*Physocarpus or Ninebark foliage( this shrub has deep chocolate colored leaves that last 2 weeks in water!)
Any other ideas on incorporating green design principals into events?
First, flexibility is essential! I realize that this goes completely against traditional wedding planning. But Nature is a living breathing phenomenon that can vary in her seasons up four weeks depending on the year. No two springs are the same and one wishing for local/green flowers must be willing to flex a bit.I know many brides have their heart set on a certain flower and this can make it very difficult to go green when they are out of season or impossible to grow locally(Orchids, Stephanotis, Colored Callas are a few examples). If you can pick a color pallet rather than a specific flower and then leave it up to your designer to find local ingredients that fit the feel, style and color I would bet 80% of your wedding flowers could be sourced from within 100 miles of your wedding site. You can also opt for local filler flowers and foliage if you just can't part with those Callas though.Every little bit counts!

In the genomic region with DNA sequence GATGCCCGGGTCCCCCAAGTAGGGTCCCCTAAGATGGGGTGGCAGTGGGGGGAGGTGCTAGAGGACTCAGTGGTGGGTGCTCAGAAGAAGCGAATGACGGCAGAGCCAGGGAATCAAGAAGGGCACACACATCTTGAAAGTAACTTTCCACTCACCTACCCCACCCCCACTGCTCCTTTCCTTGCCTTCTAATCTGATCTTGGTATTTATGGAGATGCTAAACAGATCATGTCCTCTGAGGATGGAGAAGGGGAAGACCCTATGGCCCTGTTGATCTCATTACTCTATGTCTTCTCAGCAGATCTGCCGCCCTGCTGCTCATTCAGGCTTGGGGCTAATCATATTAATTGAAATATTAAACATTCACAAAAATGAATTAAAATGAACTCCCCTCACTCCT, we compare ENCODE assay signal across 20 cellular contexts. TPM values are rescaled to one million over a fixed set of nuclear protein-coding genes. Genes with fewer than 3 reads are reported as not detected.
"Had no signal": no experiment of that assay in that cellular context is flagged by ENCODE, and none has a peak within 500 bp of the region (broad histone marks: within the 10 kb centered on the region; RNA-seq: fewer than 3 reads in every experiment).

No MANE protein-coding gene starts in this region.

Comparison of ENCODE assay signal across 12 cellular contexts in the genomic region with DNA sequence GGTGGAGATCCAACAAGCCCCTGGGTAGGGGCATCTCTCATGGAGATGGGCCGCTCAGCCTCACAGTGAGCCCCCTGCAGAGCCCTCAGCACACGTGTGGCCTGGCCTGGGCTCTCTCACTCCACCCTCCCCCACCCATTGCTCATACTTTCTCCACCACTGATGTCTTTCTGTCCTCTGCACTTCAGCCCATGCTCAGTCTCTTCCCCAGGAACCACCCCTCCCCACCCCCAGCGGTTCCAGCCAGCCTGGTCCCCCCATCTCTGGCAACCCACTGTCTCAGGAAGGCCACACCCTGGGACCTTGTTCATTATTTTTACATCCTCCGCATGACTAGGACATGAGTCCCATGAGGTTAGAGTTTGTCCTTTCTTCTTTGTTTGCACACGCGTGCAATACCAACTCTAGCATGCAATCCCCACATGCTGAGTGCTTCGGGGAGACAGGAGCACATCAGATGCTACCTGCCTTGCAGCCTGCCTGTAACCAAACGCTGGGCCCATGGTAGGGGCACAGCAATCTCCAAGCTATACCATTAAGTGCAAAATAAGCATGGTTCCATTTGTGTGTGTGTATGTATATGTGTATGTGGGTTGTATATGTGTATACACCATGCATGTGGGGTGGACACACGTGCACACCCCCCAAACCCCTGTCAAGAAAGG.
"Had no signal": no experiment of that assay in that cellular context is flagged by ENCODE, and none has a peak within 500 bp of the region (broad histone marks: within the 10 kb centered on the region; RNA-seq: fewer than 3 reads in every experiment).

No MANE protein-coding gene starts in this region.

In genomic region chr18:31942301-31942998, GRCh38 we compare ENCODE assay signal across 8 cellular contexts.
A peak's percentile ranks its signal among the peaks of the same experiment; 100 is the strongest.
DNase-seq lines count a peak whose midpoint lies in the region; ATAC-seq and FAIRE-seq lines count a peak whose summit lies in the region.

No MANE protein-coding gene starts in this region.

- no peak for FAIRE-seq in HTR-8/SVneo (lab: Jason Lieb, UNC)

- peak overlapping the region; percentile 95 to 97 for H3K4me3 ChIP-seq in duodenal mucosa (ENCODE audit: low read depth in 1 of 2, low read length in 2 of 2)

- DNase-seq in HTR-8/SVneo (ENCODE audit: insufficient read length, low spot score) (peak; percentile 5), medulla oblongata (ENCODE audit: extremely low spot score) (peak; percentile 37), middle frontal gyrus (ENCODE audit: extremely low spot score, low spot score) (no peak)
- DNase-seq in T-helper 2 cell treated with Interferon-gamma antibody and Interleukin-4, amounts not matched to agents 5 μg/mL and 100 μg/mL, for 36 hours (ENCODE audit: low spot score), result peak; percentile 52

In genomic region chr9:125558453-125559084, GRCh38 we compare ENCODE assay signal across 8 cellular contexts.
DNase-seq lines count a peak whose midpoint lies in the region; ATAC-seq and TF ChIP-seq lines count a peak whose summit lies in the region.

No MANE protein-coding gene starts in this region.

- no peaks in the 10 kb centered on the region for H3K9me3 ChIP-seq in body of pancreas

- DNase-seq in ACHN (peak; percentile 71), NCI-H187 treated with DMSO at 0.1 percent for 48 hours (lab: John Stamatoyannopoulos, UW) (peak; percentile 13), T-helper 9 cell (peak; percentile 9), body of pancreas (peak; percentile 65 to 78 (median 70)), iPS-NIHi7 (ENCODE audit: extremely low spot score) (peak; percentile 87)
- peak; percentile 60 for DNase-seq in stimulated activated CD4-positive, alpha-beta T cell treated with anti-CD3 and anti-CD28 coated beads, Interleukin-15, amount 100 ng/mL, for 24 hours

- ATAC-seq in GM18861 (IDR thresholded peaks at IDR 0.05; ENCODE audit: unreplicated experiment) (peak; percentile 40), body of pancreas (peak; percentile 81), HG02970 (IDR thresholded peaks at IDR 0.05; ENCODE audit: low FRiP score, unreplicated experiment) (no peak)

A few other ways I have found to green up the flower side of things are:
*To use recycled, rented or reusable vases
*Create arrangements that can be used multiple times like large urns for the ceremony that can be transferred to the reception area .
*Having a large roll of Kraft paper to wrap up bouquets at the end of the celebration and sending them home with guests is a great way of sharing the abundance and ensuring it doesn't go into the trash!
*Also limiting the use of floral foam and composting the flowers after the event are awesome too.

I can't wait to begin incorporating Erin's beautiful blooms this summer. Wherever you are, I hope this inspires you to seek out local growers using happy-earth methods. Thanks Erin--for being an inspiration to me!

Photos: All (AMAZING!) flowers from Floret Flowers, photography by David Perry. (And for any garden lovers out there, check out David's blog--it's beauty will knock your socks off).